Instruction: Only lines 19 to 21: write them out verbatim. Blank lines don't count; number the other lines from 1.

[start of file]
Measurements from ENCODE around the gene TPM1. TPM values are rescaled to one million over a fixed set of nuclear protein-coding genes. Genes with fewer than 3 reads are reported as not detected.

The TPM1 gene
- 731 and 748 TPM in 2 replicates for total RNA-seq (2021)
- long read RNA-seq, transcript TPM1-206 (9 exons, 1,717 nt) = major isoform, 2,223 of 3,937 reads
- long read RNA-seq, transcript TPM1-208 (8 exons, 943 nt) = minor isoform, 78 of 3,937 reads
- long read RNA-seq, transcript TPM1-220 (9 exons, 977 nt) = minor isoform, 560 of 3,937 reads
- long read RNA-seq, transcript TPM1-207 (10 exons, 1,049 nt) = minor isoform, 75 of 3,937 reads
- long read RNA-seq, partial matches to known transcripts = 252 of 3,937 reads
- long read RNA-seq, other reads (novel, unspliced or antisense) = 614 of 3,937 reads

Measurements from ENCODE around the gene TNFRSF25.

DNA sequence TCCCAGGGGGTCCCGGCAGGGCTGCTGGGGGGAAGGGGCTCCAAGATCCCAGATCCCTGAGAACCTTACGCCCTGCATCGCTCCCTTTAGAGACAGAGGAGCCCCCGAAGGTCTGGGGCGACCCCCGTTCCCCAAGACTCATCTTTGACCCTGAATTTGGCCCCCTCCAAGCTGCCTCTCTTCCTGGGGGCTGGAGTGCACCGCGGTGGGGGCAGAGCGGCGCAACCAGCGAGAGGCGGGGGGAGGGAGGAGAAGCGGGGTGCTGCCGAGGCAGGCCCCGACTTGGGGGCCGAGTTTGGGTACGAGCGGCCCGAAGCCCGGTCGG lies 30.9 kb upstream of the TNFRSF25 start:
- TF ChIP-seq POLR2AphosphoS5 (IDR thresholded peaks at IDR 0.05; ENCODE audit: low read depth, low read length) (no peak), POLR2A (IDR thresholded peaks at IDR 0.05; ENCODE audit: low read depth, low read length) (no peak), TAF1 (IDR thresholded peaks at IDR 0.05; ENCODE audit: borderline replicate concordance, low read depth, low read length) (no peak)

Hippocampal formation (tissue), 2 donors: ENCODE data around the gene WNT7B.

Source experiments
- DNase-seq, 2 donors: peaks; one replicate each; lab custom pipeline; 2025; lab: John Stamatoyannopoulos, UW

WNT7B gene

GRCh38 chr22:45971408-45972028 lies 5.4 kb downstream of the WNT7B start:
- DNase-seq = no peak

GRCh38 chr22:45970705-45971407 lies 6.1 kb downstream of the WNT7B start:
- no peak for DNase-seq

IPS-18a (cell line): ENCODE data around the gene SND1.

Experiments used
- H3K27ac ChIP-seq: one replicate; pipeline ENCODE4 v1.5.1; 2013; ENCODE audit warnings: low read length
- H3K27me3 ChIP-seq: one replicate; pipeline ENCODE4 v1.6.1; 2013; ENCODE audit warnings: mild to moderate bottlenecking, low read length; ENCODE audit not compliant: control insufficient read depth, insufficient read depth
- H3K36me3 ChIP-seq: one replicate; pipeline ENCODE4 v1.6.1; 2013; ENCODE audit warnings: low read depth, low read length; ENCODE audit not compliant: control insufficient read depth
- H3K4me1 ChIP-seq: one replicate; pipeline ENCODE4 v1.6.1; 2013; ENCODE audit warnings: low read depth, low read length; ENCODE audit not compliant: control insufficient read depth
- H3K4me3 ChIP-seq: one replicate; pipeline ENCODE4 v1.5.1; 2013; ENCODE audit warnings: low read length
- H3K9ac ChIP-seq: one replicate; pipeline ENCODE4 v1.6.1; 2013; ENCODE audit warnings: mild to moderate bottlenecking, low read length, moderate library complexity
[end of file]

GRCh38 chr22:45970705-45971407 lies 6.1 kb downstream of the WNT7B start:
- no peak for DNase-seq

IPS-18a (cell line): ENCODE data around the gene SND1.